Smart Speakers? Meh. Intelligent Assistants? Yeah!

Smart speaker?

By Ron Schmelzer  |  May 25, 2018
Columnist Ron Schmelzer is Senior Analyst and Founder at Cognilytica

Ever since the launch of Amazon’s Echo device in 2014, its seems that every month brings a new development in dedicated devices that process voice commands and perform actions. However, what exactly are these devices? The popular media calls them “smart speakers” or “voice assistants” or “intelligent personal assistants”, but these words describe very different concepts. A smart speaker conjures up a primarily output oriented device that aims to replace keyboard or button interaction with voice commands. Yet, that seems to be a particularly trivial application for the significant investments and competitive posture that Amazon, Google, Microsoft, Apple, Alibaba, Tencent, Baidu, and countless others are taking. After all, why are all these vendors so aggressively marketing and promoting these devices if all they do is allow you to play Taylor Swift on vocal demand or let you ask about the weather?

Clearly there’s a bigger play here than simply the smart speaker. The smart speaker is just a way to initially get their product into a larger number of households and businesses and get people comfortable with using these devices. The real play is something bigger than just a speaker you can control with your voice. The power is not in the speaker, but in the cloud-based technology that powers the device. These devices are really low-cost input and output hardware that are a gateway to the much more powerful infrastructure that sits at the major tech companies’ data centers. The device itself is the giveaway to this. You can even build your own full-featured conversational device for just a few dollars.  So let’s dispense with the clearly ill-fitting term “smart speaker.” It belies the real power of these devices.

Not Smart Speakers. Intelligent Conversational Assistants

If you ask Amazon, Google, Microsoft, Apple, and others, you know that playing music, games, and responding to simply queries is not the end state of their vision for what these conversational gateway devices will be. This week’s demonstration of Google Duplex at Google I/O 2018 clearly shows the power of what an intelligent conversational assistant can truly be. Rather than just being passive devices, intelligent conversational assistants can proactively act on your behalf, performing tasks that require interaction with other humans, and perhaps soon, other conversational assistants on the other end. The power is not in the speaker device.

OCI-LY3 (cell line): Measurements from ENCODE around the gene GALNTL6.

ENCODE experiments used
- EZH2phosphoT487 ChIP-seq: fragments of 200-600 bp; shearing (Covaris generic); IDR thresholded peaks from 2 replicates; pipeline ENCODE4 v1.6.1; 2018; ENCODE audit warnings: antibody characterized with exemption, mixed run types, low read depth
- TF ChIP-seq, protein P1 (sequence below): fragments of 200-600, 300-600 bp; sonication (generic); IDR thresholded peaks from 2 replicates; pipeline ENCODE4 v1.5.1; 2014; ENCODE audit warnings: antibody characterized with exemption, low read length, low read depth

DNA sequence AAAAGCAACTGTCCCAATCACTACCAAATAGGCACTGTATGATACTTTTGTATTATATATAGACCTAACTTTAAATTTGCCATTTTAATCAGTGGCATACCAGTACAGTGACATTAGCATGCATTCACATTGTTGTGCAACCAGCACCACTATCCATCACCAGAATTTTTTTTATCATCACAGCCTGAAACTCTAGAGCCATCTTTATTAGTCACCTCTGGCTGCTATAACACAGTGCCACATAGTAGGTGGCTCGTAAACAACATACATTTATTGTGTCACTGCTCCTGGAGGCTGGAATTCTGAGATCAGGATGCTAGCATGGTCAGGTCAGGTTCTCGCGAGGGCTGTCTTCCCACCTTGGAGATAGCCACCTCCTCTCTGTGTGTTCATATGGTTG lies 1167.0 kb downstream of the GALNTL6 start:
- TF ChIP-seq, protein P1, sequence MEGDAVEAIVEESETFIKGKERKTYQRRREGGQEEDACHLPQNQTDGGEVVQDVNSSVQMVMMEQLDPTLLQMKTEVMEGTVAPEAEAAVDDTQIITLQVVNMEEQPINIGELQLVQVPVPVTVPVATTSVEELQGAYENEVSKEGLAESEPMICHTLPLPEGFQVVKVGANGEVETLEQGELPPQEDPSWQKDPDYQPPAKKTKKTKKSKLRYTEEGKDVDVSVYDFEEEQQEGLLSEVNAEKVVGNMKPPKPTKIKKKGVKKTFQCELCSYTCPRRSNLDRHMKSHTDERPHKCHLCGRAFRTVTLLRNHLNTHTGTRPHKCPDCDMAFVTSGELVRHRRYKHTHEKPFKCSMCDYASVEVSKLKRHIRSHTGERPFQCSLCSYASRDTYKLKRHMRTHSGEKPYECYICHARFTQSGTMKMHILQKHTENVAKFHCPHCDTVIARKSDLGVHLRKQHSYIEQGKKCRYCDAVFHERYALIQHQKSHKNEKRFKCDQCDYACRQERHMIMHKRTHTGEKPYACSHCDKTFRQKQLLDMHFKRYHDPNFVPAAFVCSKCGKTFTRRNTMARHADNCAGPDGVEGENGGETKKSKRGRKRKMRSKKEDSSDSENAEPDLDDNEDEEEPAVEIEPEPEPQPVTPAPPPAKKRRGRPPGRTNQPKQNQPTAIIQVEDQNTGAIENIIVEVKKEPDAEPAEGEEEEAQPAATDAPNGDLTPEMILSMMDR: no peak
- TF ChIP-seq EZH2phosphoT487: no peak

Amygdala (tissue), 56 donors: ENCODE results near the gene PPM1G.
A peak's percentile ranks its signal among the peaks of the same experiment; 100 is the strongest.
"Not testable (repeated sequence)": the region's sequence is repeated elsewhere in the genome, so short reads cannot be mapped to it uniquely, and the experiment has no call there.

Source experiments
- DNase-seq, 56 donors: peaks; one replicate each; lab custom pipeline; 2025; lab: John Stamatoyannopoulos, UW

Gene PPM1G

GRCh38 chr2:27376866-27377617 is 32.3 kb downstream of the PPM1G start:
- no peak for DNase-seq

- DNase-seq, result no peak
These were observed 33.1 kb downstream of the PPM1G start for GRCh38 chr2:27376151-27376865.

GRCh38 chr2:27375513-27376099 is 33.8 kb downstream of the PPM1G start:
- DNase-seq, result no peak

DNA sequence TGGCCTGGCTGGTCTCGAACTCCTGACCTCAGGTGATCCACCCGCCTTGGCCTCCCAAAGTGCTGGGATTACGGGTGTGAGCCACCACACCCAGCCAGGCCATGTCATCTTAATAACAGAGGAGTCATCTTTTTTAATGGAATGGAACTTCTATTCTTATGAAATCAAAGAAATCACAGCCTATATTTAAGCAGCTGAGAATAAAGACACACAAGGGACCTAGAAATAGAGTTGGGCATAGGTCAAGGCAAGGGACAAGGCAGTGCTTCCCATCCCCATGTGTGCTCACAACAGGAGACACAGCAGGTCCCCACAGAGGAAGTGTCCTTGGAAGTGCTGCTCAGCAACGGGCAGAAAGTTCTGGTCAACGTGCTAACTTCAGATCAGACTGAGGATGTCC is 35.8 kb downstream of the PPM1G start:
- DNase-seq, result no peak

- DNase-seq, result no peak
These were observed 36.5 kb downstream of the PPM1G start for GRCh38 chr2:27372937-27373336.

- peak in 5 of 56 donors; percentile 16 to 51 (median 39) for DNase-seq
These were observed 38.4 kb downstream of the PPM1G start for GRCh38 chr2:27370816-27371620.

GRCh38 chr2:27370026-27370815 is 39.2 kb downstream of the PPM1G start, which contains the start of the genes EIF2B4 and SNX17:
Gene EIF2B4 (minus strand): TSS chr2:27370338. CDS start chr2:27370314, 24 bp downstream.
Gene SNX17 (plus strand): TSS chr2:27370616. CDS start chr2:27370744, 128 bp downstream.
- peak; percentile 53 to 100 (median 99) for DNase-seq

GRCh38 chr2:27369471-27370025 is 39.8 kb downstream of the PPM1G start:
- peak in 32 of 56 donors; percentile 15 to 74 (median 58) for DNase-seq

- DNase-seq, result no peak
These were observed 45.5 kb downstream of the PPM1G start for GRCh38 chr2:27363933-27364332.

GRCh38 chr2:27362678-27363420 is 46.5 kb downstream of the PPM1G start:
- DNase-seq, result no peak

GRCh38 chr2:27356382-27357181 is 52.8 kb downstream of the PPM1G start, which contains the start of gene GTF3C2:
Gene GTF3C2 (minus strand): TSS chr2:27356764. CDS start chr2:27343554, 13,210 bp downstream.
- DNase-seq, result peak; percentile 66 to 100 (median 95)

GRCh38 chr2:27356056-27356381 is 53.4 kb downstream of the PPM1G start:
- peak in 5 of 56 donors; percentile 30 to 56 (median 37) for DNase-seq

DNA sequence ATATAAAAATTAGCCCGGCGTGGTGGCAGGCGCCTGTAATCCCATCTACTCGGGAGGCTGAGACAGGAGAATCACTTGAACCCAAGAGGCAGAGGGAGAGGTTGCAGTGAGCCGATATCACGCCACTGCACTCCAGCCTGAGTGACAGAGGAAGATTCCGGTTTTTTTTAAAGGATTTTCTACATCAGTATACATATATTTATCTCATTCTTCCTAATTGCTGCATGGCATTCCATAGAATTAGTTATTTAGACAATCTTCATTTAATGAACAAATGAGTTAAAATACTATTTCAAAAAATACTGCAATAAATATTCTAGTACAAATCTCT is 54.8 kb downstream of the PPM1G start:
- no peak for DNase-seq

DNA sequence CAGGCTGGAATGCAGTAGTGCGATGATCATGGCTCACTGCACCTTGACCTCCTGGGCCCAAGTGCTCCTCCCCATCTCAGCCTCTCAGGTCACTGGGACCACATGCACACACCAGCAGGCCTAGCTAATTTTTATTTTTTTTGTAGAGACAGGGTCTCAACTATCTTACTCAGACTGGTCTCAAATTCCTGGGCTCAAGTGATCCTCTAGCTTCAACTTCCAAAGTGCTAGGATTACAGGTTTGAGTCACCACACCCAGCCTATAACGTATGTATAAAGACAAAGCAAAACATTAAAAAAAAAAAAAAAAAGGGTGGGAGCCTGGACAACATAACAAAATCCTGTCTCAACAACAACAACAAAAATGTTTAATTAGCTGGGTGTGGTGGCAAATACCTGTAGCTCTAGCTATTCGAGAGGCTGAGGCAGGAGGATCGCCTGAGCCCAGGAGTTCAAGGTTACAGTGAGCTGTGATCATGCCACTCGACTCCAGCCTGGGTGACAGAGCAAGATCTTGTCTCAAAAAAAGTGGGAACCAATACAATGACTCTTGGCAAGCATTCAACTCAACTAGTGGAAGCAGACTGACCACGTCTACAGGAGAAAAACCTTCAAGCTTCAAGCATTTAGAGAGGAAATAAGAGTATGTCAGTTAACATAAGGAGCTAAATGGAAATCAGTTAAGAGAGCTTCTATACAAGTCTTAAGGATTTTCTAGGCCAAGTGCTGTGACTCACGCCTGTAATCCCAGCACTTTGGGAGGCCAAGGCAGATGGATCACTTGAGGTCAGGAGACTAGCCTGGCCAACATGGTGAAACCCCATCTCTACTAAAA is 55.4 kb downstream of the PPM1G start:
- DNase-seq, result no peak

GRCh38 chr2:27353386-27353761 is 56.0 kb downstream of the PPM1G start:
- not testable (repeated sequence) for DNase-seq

Indeed, where exactly is the device? The device (speaker) is completely missing in the Google Duplex scenario. We don’t see a device because a device is not necessary here as the devices are just gateways to the real activity that’s happening in the data centers.  The conversational agent is acting completely behind the scenes from Google’s data center interacting through voice-over IP (VoIP) telephone lines with a human on the other end.

So, why are devices needed at all if they’re just gateways? They’re needed because they provide the user interface to the cloud-based intelligence services. Without a device, the only way to access these services is through a web, desktop, or mobile interface. But this is inefficient. Amazon wasn’t truly the first to bring voice-based assistants to market. Apple had them beat by over three years with Siri, and Google introduced their voice-based assistant in Android just a short while after. What made Amazon stand out though with their Echo devices is that the mobile phone was eliminated entirely.  Rather than activating the device through a phone, you can simply speak in the comfort of whatever activity you’re doing and trigger intelligent capabilities. Basically, the value of the device is in its hands-free mode of interaction, but the intelligence of the device is in the back-end infrastructure.